“Let us straitly and strictly live within our incomes, and save a little.
“Let every head of every household see to it that he has on hand enough food and clothing, and, where possible, fuel also, for at least a year ahead. You of small means put your money in foodstuffs and wearing apparel, not in stocks and bonds; you of large means will think you know how to care for yourselves, but I may venture to suggest that you do not speculate. Let every head of every household aim to own his own home, free from mortgage. Let every man who has a garden spot, garden it; every man who owns a farm, farm it.” (Conference Report, April 1937, p. 26.)
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Concerning clothing, we should anticipate future needs, such as extra work clothes and clothes that would supply warmth during winter months when there may be shortages or lack of heating fuel. Leather and bolts of cloth could be stored, particularly for families with younger children who will outgrow and perhaps outwear their present clothes.
“The day will come,” said President Wilford Woodruff, “when, as we have been told, we shall all see the necessity of making our own shoes and clothing and raising our own food. …” (Discourses of Wilford Woodruff, p. 166.)
In a message to the Saints in July of 1970, President Joseph Fielding Smith stated that the pioneers “were taught by their leaders to produce, as far as possible, all that they consumed … This is still excellent counsel.” (Improvement Era, vol. 73 , p. 3.)
Wood, coal, gas, oil, kerosene, and even candles are among those items which could be reserved as fuel for warmth, cooking, and light or power. Some may be used for all of these purposes and certain ones would have to be stored and handled cautiously. It would also be well to have on hand some basic medical supplies to last for at least a year.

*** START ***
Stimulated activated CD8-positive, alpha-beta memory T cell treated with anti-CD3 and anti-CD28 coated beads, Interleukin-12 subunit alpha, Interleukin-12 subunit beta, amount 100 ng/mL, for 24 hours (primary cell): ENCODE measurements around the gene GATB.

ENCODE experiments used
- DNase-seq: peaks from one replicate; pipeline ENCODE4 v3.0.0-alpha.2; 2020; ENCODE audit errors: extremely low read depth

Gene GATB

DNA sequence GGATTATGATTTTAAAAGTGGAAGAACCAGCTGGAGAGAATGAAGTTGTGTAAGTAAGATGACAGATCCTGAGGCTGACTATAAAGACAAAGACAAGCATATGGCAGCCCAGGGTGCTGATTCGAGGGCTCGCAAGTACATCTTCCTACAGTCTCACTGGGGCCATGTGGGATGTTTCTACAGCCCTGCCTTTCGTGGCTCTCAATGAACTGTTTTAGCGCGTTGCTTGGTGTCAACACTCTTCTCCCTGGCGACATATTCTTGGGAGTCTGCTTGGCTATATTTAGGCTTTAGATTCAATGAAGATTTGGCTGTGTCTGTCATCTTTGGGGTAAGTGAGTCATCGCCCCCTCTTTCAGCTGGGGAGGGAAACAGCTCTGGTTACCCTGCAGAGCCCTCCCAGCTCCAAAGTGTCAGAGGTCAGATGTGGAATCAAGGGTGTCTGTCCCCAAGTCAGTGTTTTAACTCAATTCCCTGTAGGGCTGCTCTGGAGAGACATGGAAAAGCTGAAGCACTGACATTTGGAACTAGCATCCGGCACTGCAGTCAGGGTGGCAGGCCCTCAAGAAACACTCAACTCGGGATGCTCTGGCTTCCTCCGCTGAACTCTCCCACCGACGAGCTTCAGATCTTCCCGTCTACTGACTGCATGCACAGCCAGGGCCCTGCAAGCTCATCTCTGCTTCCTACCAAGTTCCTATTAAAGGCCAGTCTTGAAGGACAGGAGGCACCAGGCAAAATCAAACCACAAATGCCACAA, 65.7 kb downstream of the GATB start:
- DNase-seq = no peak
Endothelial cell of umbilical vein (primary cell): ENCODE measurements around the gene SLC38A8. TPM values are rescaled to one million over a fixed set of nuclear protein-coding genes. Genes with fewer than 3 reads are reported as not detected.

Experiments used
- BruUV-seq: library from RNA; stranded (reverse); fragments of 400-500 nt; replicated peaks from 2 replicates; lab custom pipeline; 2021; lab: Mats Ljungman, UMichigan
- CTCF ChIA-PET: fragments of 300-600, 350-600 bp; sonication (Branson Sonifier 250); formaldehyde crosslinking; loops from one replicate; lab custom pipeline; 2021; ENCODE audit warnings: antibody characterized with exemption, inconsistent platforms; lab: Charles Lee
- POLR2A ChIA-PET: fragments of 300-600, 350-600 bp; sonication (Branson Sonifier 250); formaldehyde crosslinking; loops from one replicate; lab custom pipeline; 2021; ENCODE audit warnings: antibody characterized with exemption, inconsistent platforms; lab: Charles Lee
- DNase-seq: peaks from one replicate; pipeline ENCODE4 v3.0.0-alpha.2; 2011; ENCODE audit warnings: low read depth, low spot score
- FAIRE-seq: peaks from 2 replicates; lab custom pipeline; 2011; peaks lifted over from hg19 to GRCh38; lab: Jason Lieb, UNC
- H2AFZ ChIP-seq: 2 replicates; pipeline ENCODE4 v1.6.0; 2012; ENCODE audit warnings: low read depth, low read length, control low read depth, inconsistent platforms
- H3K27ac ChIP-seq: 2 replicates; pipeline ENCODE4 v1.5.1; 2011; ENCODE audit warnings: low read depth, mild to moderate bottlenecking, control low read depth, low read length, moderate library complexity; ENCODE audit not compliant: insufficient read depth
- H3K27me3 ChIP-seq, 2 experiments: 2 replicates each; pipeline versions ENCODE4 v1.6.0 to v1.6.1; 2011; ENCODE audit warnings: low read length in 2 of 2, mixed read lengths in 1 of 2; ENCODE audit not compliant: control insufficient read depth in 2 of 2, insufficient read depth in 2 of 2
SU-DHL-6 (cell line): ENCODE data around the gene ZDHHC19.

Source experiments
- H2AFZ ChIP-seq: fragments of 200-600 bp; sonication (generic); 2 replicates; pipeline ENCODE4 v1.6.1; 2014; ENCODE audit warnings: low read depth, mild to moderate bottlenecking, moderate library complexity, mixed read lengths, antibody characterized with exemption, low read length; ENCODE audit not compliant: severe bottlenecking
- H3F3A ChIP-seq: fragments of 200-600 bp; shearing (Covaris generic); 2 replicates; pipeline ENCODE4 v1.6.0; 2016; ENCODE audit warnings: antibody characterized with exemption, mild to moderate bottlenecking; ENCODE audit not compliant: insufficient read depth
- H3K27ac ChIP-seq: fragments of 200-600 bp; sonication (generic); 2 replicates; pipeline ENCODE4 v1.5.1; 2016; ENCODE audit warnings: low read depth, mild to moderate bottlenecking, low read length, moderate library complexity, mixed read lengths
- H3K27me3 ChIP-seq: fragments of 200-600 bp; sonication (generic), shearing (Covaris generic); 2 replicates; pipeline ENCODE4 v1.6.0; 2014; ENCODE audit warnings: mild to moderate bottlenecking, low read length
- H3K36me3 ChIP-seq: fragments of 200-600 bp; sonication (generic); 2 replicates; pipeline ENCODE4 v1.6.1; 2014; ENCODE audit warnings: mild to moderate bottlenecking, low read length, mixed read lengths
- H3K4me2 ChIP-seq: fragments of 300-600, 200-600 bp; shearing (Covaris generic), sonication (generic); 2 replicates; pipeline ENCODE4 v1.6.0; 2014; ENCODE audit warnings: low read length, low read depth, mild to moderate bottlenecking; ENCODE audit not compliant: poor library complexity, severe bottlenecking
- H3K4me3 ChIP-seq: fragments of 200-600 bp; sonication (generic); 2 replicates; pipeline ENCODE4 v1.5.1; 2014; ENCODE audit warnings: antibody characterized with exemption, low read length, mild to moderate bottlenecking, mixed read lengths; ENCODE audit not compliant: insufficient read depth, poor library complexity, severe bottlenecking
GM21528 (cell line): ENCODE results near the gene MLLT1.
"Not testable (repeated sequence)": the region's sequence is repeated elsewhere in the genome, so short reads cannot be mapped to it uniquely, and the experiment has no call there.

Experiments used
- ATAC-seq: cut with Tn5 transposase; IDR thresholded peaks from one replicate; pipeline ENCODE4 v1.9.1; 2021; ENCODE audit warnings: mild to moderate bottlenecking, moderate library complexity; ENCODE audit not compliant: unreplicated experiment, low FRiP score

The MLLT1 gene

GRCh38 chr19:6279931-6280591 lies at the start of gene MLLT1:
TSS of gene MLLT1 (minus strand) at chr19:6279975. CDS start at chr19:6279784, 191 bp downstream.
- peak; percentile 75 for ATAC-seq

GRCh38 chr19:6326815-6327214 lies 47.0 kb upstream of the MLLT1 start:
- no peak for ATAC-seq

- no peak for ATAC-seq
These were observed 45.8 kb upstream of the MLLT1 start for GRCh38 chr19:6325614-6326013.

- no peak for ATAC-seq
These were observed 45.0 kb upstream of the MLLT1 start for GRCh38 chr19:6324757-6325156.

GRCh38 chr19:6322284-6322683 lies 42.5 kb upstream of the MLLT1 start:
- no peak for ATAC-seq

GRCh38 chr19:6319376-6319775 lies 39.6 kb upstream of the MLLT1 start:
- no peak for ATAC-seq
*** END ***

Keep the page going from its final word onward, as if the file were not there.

Men should seek honorable employment and do their work well in order to provide for their own. Men who can perform useful skills with their hands will be in increasing demand. Handymen, farmers, builders, tailors, gardeners, and mechanics can and will prove a real blessing to their families and their fellowmen.
The Saints have been advised to pay their own way and maintain a cash reserve. Recent history has demonstrated that in difficult days it is reserves with intrinsic value that are of most worth, rather than reserves, the value of which may be destroyed through inflation. It is well to remember that continued government deficits cause inflation; inflation is used as an excuse for ineffective price controls; price controls lead to shortages; artificial shortages inevitably are used as an excuse to implement rationing.
When will we learn these basic economic principles? However, “… when we really get into hard times,” said President Clark, “where food is scarce or there is none at all, and so with clothing and shelter, money may be no good for there may be nothing to buy, and you cannot eat money, you cannot get enough of it together to burn to keep warm, and you cannot wear it.” (Church News, November 21, 1953, p. 4.)
Read the whole thing.